[11] Hamid, G.; Sara, K.; Maedeh, R.; Davood, F. Polyhedron 2013, 51, 1. [CrrossRef]

[12] Nguyen, A.; Top, S.; Vessieres, A.; Pigeon, P.; Huche, M.; Hillard, E. A.; Jaouen, G. J. Organomet. Chem. 2007, 692, 1219. [CrossRef]

[13] Sheikh, M. S.; Garcia, M.; Pujol, P.; Fontana, J. A.; Rochefort, H. InvMetastasis 1995, 14, 329.

[14] Abdelrazak, M. T.; Mosad, A.; Samy, M.; Naglaa, M. Spectrochim. Acta Part A 2012, 97, 1172. [CrossRef]

[15] Santosh, K.; Niranjan, M. S.; Chaluvaraju, K. C.; Jamakhandi, C. M.; Kadadevar, D. J. Curr. Pharm. Res. 2010, 1, 39.

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Isam Hussain T. Al-Karkhi

College of Dentistry, University of Baghdad, Bab AlMozam, Baghdad, Iraq

Article history: Received: 05 October 2013; revised: 09 March 2014; accepted: 28 March 2014. Available online: 02 April 2014.

* Corresponding author. E-mail:
Table 1. Physical properties of the synthesized compounds.

Compound                  Color       Melting Point

3MBC                      White            131
PE3MBC                   Yellow            208
Cu[(PE3MBC).sub.2]     Dark Brown          184
Ni[(PE3MBC).sub.2]    Golden brown         215
Zn[(PE3MBC).sub.2]    Golden Yellow        190
Cd[(PE3MBC).sub.2]       Yellow            205

Compound                          Molecular Formula

3MBC                   [C.sub.9][H.sub.12] [N.sub.2][S.sub.2]
PE3MBC                 [C.sub.16][H.sub.17][N.sub.3][S.sun.2]
Cu[(PE3MBC).sub.2]    [C.sub.32][H.sub.32]Cu[N.sub.6][S.sub.4]
Ni[(PE3MBC).sub.2]     [C.sub.32][H.sub.32]M[N.sub.6][S.sub.4]
Zn[(PE3MBC).sub.2]    [C.sub.32][H.sub.32]Zn[N.sub.6][S.sub.4]
Cd[(PE3MBC).sub.2]    [C.sub.32][H.sub.32]Cd[N.sub.6][S.sub.4]

Compound              Yield%

3MBC                   75%
PE3MBC                 85%
Cu[(PE3MBC).sub.2]     67%
Ni[(PE3MBC).sub.2]     68%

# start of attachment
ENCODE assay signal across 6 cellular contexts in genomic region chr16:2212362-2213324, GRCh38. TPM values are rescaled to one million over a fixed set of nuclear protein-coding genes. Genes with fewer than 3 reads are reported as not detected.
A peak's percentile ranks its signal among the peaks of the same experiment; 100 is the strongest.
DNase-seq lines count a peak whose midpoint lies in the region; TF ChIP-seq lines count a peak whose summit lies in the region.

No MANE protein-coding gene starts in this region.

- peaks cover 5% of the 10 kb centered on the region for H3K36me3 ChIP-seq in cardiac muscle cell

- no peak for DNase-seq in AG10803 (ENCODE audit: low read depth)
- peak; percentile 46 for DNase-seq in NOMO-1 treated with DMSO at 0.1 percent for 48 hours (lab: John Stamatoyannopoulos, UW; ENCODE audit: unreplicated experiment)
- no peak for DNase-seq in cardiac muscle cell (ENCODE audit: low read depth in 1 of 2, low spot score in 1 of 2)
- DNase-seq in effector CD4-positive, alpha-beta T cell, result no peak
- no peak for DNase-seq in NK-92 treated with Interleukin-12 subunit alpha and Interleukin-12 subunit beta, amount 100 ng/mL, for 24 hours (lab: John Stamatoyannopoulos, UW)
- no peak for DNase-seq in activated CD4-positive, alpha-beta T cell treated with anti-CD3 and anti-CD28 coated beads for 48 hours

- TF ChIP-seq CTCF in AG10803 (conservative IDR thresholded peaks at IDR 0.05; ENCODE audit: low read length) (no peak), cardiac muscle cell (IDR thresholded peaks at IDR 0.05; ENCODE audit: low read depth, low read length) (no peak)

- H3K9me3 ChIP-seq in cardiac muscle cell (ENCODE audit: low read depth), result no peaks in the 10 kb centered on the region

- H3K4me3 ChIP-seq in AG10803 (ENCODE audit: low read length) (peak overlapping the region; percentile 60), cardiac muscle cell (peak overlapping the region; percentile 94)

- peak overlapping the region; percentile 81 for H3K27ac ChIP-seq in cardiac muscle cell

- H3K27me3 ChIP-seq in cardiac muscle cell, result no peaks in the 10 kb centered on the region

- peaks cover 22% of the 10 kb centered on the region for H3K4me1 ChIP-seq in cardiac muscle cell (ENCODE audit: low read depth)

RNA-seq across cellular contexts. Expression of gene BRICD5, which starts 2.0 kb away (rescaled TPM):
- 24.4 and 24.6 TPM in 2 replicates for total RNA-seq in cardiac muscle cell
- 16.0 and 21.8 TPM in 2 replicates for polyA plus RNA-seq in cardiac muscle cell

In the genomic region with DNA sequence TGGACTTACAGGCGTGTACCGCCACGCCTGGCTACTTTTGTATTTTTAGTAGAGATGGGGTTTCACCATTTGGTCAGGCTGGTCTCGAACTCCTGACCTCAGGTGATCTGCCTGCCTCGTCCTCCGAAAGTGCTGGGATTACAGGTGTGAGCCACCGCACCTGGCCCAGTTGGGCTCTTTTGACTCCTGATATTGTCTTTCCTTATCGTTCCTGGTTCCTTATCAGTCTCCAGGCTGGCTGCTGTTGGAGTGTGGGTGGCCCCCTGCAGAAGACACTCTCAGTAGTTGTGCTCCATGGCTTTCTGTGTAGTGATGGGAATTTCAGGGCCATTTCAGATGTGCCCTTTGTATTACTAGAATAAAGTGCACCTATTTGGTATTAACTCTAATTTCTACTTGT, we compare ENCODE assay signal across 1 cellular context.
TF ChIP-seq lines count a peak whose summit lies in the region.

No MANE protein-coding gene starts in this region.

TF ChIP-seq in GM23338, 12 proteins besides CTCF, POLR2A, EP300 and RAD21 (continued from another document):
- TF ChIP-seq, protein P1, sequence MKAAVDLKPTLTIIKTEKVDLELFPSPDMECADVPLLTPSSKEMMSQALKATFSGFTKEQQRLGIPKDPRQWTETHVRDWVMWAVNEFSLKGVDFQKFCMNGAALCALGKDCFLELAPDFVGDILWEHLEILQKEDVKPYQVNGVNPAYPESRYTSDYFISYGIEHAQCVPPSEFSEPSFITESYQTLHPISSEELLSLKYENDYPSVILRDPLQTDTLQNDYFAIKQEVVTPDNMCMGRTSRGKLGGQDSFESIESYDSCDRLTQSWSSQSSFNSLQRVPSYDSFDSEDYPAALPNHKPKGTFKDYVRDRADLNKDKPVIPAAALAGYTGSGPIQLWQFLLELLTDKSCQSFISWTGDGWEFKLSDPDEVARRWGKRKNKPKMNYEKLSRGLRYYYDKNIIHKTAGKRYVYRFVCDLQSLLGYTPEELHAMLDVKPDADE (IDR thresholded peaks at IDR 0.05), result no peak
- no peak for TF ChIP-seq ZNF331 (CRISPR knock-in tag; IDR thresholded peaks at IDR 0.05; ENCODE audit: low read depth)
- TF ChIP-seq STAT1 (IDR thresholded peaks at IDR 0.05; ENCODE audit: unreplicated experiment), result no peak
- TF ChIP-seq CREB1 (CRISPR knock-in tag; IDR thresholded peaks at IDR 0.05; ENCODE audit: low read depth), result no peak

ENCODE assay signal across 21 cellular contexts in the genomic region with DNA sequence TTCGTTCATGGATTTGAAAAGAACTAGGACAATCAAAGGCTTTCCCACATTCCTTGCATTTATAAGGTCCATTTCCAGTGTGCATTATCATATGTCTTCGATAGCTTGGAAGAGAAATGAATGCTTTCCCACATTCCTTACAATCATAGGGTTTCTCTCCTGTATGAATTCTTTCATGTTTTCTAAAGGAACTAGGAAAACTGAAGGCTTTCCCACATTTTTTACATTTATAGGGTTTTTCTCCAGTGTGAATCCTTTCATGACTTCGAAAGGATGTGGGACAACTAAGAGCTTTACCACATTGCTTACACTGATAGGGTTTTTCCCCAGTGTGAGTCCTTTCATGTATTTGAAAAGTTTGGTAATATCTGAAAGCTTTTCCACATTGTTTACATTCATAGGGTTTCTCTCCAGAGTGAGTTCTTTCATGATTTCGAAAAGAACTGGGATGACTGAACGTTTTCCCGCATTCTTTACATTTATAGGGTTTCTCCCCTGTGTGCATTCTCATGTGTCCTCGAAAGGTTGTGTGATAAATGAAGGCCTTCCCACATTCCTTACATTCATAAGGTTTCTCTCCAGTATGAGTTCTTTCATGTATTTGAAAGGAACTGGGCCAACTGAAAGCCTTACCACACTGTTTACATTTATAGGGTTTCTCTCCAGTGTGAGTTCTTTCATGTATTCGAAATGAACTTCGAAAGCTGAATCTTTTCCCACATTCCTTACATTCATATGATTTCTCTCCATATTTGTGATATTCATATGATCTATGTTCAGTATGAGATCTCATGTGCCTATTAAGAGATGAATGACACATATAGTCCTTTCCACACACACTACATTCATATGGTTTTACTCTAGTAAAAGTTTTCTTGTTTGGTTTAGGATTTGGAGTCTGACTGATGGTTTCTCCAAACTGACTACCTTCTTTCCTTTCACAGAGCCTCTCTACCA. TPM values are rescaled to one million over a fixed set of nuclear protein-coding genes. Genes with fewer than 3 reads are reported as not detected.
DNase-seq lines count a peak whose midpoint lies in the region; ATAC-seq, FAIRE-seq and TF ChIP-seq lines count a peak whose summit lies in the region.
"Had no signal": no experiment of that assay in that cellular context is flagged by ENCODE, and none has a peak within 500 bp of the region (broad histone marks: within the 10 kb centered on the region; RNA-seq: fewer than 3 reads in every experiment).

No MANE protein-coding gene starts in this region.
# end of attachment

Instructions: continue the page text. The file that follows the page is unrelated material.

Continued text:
Zn[(PE3MBC).sub.2]     71%
Cd[(PE3MBC).sub.2]     74%

Table 2. Molar conductivity, Magnetic Susceptibility and
UV-Vis Spectroscopy of metal complexes.

Complex               A (S [cm.sup.2]    Ueff (BM) at 298K

PE3MBC                       --                 --
Cu[(PE3MBC).sub.2]          5.03               1.79
Ni[(PE3MBC).sub.2]          8.45            Diamagnetic
Zn[(PE3MBC).sub.2]          1.27            Diamagnetic
Cd[(PE3MBC).sub.2]          3.98            Diamagnetic

Complex                       [[lambda].sub.max]
                              (Log [epsilon]) nm)

PE3MBC                            326 (2.91)
Cu[(PE3MBC).sub.2]    285 (3.45), 427 (3.63), 641 (0.31)
Ni[(PE3MBC).sub.2]    329 (3.19), 445 (2.65), 885 (0.31)
Zn[(PE3MBC).sub.2]          252 (3.45), 291 (3.12)
Cd[(PE3MBC).sub.2]                305 (3.02)

Table 3. Qualitative antimicrobial analysis of the ligand and
its metal complexes.

Complex                      Inhibition diameters (mm)

                             Bacterial Strains

                      MRSA   P. Aer   S. Cho   B. Sub

3MBC                    17      17       16       18
PE3MBC                                            12
Cd[(PE3MBC).sub.2]      21      16       17       26
Ni[(PE3MBC).sub.2]      14                        14
Zn[(PE3MBC).sub.2]      10      14       10       10
Streptomycin            24      22       23       22

Complex                 Inhibition diameters (mm)

                           Fungal Strains

                      C. Alb  A. Och   S. Cer

3MBC                    18       18       18
Nystatin                22       23       27

Table 4. Cytotoxic data of the ligand and its
transition metal complexes.

Complex                  IC50([micro]g/ml)

                      MCF-7      MDA-MB-231

3MBC                    8.7       Inactive
P33MBC                Inactive    Inactive
Cd[(PE3MBC).sub.2]      4.7         4.5
Cu[(PE3MBC).sub.2]      7.3         15.2
Ni[(PE3MBC).sub.2]      17.8      Inactive
Zn[(PE3MBC).sub.2]      5.9          17
Tamoxifen               5.1         5.4

[IC.sub.50] < 5.0 pg [cm.sup.-3]-strongly active, [IC.sub.50] 5.0
< 10.0 pg [cm.sup.-3]-moderately active, IC50 10.0 < 25.0
[micro]g [cm.sup.-3]-weakly active, [IC.sub.50] > 25.0 pg
[cm.sup.-3]-not active. [IC.sub.50] (pg [cm.sup.-3]) = Cytotoxic
dose at 50% i.e. the concentration to reduce growth of cancer
cells by 50%. MCF-7= Human Breast Carcinoma Cells with Positive
Estrogen Receptor, MDA-MB-231 = Human Breast Carcinoma Cells with
Negative Estrogen Receptor
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Title Annotation:Full Paper
Author:Karkhi, Isam Hussain T. Al-
Publication:Orbital: The Electronic Journal of Chemistry
Article Type:Report
Date:Jan 1, 2014